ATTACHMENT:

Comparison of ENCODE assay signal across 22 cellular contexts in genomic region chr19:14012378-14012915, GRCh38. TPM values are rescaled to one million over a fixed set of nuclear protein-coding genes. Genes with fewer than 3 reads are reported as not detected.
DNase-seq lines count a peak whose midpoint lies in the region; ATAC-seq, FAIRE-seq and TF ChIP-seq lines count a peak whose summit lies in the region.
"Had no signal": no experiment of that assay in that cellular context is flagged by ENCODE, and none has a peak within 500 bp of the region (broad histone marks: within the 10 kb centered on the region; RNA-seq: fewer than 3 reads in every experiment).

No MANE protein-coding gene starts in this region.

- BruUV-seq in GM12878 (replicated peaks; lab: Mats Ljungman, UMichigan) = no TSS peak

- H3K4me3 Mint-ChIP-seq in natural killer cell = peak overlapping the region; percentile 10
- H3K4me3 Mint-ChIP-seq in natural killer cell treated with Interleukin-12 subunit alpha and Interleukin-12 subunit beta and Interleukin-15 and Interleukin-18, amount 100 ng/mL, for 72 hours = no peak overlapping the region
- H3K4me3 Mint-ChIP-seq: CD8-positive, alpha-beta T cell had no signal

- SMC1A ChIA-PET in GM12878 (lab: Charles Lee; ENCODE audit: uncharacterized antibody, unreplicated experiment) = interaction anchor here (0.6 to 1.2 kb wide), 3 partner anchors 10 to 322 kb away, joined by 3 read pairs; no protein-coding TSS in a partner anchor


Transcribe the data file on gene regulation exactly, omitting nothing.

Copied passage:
Comparison of ENCODE assay signal across 22 cellular contexts in genomic region chr19:14012378-14012915, GRCh38. TPM values are rescaled to one million over a fixed set of nuclear protein-coding genes. Genes with fewer than 3 reads are reported as not detected.
DNase-seq lines count a peak whose midpoint lies in the region; ATAC-seq, FAIRE-seq and TF ChIP-seq lines count a peak whose summit lies in the region.
"Had no signal": no experiment of that assay in that cellular context is flagged by ENCODE, and none has a peak within 500 bp of the region (broad histone marks: within the 10 kb centered on the region; RNA-seq: fewer than 3 reads in every experiment).

No MANE protein-coding gene starts in this region.

- BruUV-seq in GM12878 (replicated peaks; lab: Mats Ljungman, UMichigan) = no TSS peak

- H3K4me3 Mint-ChIP-seq in natural killer cell = peak overlapping the region; percentile 10
- H3K4me3 Mint-ChIP-seq in natural killer cell treated with Interleukin-12 subunit alpha and Interleukin-12 subunit beta and Interleukin-15 and Interleukin-18, amount 100 ng/mL, for 72 hours = no peak overlapping the region
- H3K4me3 Mint-ChIP-seq: CD8-positive, alpha-beta T cell had no signal

- SMC1A ChIA-PET in GM12878 (lab: Charles Lee; ENCODE audit: uncharacterized antibody, unreplicated experiment) = interaction anchor here (0.6 to 1.2 kb wide), 3 partner anchors 10 to 322 kb away, joined by 3 read pairs; no protein-coding TSS in a partner anchor